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The word atoll comes from the Dhivehi (an Indo-Aryan language spoken on the Maldive Islands) word atholhu. Its first recorded use in English was in 1625 as atollon. However, the term was popularised by Charles Darwin, who described atolls as a subset in a special class of islands, the unique property of which is the presence of an organic reef. More modern definitions of atoll are those of McNeil as "...an annular reef enclosing a lagoon in which there are no promontories other than reefs and islets composed of reef detritus" and Fairbridge "...in an exclusively morphological sense, [as] ...a ring-shaped ribbon reef enclosing a lagoon in the center." Formation:
Darwin explained the creation of coral atolls in the South Pacific (1842) based upon observations made during a five-year voyage aboard the HMS Beagle (1831–1836). His explanation, which is accepted as basically correct, involved considering that several tropical island types—from high volcanic island, through barrier reef island, to atoll—represented a sequence of gradual subsidence of what started as an oceanic volcano. He reasoned that a fringing coral reef surrounding a volcanic island in the tropical sea will grow upwards as the island subsides (sinks), becoming an "almost atoll" (barrier reef island) (as typified by an island such as Aitutaki, Bora Bora and others in the Society Islands). The fringing reef becomes a barrier reef for the reason that the outer part of the reef maintains itself near sea level through biotic growth, while the inner part of the reef falls behind, becoming a lagoon because conditions are less favorable for the corals and calcareous algae responsible for most reef growth. In time, subsidence carries the old volcano below the ocean surface, but the barrier reef remains. At this point, the island has become an atoll.
Atolls are the product of the growth of tropical marine organisms, so these islands are only found in warm tropical waters. Volcanic islands located beyond the warm water temperature requirements of reef building (hermatypic) organisms become seamounts as they subside and are eroded away at the surface. An island that is located where the ocean water temperatures are just sufficiently warm for upward reef growth to keep pace with the rate of subsidence is said to be at the Darwin Point. Islands more polar evolve towards seamounts or guyots; islands more equatorial evolve towards atolls (see Kure Atoll).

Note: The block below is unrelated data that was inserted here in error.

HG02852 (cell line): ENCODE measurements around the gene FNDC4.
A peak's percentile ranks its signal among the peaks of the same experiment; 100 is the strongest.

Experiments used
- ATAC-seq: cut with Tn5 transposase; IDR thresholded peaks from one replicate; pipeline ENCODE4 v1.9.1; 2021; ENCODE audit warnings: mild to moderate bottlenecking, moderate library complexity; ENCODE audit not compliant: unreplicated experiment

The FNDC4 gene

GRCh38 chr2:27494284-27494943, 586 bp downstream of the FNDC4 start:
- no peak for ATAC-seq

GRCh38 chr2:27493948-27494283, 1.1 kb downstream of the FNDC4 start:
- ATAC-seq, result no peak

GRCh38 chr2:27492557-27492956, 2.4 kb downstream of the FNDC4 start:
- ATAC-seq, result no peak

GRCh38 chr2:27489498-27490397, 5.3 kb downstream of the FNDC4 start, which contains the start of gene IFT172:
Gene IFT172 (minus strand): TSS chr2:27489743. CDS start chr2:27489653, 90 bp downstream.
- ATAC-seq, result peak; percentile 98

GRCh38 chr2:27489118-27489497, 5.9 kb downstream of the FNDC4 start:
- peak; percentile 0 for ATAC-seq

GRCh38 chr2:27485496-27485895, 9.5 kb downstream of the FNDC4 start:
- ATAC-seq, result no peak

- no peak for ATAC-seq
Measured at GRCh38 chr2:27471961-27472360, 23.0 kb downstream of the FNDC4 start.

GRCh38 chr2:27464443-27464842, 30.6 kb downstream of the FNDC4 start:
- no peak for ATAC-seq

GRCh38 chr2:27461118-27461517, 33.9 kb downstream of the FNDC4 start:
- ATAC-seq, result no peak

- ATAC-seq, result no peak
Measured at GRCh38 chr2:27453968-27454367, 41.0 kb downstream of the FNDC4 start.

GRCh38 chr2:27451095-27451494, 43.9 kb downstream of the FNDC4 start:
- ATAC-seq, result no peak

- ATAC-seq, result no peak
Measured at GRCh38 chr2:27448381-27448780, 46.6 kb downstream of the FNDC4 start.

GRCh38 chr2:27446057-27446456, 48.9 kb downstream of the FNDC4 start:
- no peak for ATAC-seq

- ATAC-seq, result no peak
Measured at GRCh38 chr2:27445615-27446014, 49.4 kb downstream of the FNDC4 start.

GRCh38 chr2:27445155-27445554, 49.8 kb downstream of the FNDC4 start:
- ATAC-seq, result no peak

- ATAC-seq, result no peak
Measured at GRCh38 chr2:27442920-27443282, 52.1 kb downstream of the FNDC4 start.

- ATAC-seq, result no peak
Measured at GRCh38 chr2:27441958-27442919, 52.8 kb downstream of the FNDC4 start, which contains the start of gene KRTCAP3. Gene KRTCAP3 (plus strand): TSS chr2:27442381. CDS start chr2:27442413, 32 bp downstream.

Reginald Aldworth Daly offered a somewhat different explanation for atoll formation: islands worn away by erosion (ocean waves and streams) during the last glacial stand of the sea of some 900 feet (270 m) below present sea level, developed as coral islands (atolls) (or barrier reefs on a platform surrounding a volcanic island not completely worn away) as sea level gradually rose from melting of the glaciers. Discovery of the great depth of the volcanic remnant beneath many atolls (see Midway Atoll), favors the Darwin explanation, although there can be little doubt that fluctuating sea level has had considerable influence on atoll and other reefs.
Coral atolls are also an important place where dolomitization of calcite occurs. At certain depths water is undersaturated in calcium carbonate but saturated in dolomite. Convection created by tides and sea currents enhance this change. Hydrothermal currents created by volcanoes under the atoll may also play an important role.
You can find more infromation here , here and here on wikipedia.
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Coordinates are in the WGS84 datum